Beta-catenin accelerates human papilloma virus type-16 mediated cervical carcinogenesis in transgenic mice

Gülay Bulut, Shannon Fallen, Elspeth M. Beauchamp, Lauren E. Drebing, Junfeng Sun, Deborah L. Berry, Bhaskar Kallakury, Christopher P. Crum, Jeffrey A. Toretsky, Richard Schlegel, Aykut Üren*

*Corresponding author for this work

Research output: Contribution to journalArticle

45 Scopus citations

Abstract

Human papilloma virus (HPV) is the principal etiological agent of cervical cancer in women, and its DNA is present in virtually all of these tumors. However, exposure to the high-risk HPV types alone is insufficient for tumor development. Identifying specific collaborating factors that will lead to cervical cancer remains an unanswered question, especially because millions of women are exposed to HPV. Our earlier work using an in vitro model indicated that activation of the canonical Wnt pathway in HPV-positive epithelial cells was sufficient to induce anchorage independent growth. We therefore hypothesized that constitutive activation of this pathway might function as the "second hit." To address this possibility, we developed two double-transgenic (DT) mouse models, K14-E7/ΔN87βcat and K14-HPV16/ΔN87βcat that express either the proteins encoded by the E7 oncogene or the HPV16 early region along with constitutively active β-catenin, which was expressed by linking it to the keratin-14 (K14) promoter. We initiated tumor formation by treating all groups with estrogen for six months. Invasive cervical cancer was observed in 11% of the K14-ΔN87βcat mice, expressing activated β-catenin and in 50% of the animals expressing the HPV16 E7 oncogene. In double-transgenic mice, coexpression of β-catenin and HPV16 E7 induced invasive cervical cancer at about 7 months in 94% of the cases. We did not observe cervical cancer in any group unless the mice were treated with estrogen. In the second model, K14-HPV16 mice suffered cervical dysplasias, but this phenotype was not augmented in HPV16/ΔN87βcat mice. In summary, the phenotypes of the K14-E7/ΔN87βcat mice support the hypothesis that activation of the Wnt/β-catenin pathway in HPV-associated premalignant lesions plays a functional role in accelerating cervical carcinogenesis.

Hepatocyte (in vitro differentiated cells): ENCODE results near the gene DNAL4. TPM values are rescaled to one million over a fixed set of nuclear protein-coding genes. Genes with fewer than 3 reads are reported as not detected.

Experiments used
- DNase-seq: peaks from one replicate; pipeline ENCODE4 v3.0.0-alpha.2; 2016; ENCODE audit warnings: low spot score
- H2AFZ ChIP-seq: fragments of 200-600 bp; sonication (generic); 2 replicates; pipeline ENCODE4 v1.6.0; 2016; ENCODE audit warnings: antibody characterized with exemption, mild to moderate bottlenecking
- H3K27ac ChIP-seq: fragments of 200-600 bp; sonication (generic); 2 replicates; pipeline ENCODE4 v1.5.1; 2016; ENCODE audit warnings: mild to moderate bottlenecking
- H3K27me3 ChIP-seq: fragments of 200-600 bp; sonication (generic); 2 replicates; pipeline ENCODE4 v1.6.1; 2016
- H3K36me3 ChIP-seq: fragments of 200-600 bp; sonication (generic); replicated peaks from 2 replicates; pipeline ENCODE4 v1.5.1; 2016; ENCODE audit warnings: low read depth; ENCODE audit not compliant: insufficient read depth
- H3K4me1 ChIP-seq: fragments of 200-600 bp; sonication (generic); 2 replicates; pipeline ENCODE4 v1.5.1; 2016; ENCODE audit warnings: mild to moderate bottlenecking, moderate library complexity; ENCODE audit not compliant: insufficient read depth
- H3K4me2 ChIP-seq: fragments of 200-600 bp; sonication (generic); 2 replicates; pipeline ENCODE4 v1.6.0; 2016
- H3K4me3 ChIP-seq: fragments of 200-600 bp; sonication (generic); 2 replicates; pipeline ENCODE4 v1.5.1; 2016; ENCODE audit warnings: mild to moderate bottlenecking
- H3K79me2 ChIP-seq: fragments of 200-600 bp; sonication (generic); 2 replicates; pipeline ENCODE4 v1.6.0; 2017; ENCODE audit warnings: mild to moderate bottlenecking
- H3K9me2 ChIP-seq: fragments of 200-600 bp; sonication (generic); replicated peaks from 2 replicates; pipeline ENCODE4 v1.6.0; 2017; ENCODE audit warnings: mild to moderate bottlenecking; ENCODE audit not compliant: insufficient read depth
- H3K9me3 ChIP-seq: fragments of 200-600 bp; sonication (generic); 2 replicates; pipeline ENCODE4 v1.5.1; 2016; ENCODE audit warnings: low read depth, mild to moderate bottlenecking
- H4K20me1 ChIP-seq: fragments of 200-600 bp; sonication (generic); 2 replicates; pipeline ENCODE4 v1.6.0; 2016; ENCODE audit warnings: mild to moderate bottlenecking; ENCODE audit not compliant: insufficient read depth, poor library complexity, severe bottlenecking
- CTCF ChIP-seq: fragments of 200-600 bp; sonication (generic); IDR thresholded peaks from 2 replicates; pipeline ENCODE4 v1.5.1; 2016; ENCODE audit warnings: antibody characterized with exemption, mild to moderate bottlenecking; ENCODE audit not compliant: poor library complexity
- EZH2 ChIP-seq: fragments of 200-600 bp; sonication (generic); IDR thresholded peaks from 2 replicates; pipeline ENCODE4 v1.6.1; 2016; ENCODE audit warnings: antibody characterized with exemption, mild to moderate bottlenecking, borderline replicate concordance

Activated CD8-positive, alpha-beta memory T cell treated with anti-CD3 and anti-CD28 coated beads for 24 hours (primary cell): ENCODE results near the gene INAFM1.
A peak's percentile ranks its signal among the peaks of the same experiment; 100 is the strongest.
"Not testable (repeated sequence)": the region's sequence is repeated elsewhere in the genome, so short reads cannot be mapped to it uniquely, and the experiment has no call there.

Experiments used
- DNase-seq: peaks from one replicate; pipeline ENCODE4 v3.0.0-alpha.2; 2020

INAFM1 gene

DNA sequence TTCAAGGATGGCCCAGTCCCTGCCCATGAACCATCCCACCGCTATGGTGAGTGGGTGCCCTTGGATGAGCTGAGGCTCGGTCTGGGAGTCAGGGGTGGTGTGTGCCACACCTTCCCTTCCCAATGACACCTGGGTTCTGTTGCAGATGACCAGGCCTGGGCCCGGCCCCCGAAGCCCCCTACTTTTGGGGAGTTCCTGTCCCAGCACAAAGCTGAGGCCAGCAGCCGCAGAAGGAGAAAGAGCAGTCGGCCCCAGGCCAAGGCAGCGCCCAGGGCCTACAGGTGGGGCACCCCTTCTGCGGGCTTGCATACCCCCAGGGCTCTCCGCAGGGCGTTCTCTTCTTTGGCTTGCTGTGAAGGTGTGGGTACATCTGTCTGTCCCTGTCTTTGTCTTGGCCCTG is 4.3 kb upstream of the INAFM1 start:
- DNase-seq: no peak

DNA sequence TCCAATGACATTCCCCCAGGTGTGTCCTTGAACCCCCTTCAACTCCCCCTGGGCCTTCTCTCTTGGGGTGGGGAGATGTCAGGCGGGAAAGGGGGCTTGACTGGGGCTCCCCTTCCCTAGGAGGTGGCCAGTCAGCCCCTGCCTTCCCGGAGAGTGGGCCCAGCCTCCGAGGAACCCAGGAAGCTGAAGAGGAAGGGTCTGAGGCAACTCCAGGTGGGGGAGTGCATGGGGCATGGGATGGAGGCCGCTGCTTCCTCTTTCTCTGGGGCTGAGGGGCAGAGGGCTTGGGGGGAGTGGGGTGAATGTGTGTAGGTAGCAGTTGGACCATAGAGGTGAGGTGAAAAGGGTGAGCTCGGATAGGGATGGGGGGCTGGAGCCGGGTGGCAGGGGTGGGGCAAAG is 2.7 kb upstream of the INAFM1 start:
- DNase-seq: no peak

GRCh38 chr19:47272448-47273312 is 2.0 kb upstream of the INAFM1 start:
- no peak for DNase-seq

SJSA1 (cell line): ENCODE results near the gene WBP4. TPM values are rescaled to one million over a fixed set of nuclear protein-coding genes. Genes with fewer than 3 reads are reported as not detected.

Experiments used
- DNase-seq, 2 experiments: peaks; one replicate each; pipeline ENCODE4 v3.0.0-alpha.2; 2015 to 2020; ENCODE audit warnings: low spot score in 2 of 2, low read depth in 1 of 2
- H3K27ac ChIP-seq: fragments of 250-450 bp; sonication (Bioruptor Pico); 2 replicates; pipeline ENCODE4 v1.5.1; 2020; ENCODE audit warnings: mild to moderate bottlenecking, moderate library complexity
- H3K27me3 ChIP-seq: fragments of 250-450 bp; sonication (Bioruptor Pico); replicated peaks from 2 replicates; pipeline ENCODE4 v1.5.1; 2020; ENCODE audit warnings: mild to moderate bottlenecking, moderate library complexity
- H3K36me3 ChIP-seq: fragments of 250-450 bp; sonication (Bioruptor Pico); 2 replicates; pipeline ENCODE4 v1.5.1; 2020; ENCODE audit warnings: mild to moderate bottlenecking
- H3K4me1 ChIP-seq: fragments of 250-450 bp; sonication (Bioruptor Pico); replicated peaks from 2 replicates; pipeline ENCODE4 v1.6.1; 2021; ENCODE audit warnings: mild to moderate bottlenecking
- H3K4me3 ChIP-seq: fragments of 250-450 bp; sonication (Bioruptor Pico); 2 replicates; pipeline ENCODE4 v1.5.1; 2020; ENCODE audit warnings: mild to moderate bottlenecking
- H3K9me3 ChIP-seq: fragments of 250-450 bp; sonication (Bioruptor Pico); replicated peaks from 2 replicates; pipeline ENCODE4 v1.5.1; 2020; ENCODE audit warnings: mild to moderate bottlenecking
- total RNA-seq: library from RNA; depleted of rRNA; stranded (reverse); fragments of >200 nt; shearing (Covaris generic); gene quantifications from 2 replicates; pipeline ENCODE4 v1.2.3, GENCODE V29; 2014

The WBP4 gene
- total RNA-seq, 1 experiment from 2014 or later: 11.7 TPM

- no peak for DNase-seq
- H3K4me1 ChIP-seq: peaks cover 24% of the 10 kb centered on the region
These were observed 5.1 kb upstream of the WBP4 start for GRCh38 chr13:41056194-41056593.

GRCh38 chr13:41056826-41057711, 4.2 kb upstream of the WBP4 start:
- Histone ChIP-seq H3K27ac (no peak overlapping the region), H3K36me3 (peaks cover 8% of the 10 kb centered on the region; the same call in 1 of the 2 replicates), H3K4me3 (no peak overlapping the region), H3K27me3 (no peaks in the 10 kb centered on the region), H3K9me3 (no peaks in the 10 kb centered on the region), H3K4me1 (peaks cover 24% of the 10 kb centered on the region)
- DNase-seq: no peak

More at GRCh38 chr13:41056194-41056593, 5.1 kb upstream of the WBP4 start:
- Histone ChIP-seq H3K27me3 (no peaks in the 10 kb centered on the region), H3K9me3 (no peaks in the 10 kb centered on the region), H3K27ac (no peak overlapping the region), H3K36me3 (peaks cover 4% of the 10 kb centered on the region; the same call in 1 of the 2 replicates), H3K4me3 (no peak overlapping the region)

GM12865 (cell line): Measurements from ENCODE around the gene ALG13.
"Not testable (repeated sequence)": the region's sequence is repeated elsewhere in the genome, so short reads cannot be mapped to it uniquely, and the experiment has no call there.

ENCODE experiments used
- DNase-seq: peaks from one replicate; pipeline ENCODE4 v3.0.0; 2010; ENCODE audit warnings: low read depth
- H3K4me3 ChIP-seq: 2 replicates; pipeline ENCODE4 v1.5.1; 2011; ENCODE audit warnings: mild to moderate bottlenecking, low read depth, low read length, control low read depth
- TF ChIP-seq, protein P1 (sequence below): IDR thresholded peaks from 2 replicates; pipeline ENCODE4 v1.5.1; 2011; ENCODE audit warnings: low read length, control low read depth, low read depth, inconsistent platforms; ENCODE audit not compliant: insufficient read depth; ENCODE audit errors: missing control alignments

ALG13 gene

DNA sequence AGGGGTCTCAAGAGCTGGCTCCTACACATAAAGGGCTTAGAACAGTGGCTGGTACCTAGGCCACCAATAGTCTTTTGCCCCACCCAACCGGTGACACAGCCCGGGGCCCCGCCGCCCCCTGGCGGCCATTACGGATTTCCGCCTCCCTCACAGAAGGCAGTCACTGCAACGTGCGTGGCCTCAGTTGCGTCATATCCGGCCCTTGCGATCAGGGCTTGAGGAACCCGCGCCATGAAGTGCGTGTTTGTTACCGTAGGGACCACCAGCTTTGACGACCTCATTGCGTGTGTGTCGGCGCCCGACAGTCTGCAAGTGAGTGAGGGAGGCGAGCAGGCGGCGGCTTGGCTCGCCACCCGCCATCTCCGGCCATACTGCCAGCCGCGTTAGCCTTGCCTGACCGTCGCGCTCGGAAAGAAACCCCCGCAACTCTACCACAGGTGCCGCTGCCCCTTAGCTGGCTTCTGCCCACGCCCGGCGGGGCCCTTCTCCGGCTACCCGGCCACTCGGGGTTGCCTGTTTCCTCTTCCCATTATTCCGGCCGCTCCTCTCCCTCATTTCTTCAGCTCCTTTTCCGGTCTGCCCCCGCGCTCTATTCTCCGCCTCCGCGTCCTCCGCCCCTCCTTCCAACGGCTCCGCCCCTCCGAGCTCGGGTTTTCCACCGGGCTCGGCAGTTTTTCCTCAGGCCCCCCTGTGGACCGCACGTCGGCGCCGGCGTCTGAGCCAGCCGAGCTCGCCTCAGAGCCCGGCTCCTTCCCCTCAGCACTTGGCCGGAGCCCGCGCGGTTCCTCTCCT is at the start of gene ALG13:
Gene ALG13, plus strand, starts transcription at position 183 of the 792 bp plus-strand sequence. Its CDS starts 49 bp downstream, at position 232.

Original languageEnglish (US)
Article numbere27243
JournalPloS one
Volume6
Issue number11
DOIs
StatePublished - Nov 7 2011

ASJC Scopus subject areas

  • Biochemistry, Genetics and Molecular Biology(all)
  • Agricultural and Biological Sciences(all)
  • General

Fingerprint Dive into the research topics of 'Beta-catenin accelerates human papilloma virus type-16 mediated cervical carcinogenesis in transgenic mice'. Together they form a unique fingerprint.

  • Cite this

    Bulut, G., Fallen, S., Beauchamp, E. M., Drebing, L. E., Sun, J., Berry, D. L., Kallakury, B., Crum, C. P., Toretsky, J. A., Schlegel, R., & Üren, A. (2011). Beta-catenin accelerates human papilloma virus type-16 mediated cervical carcinogenesis in transgenic mice. PloS one, 6(11), [e27243]. https://doi.org/10.1371/journal.pone.0027243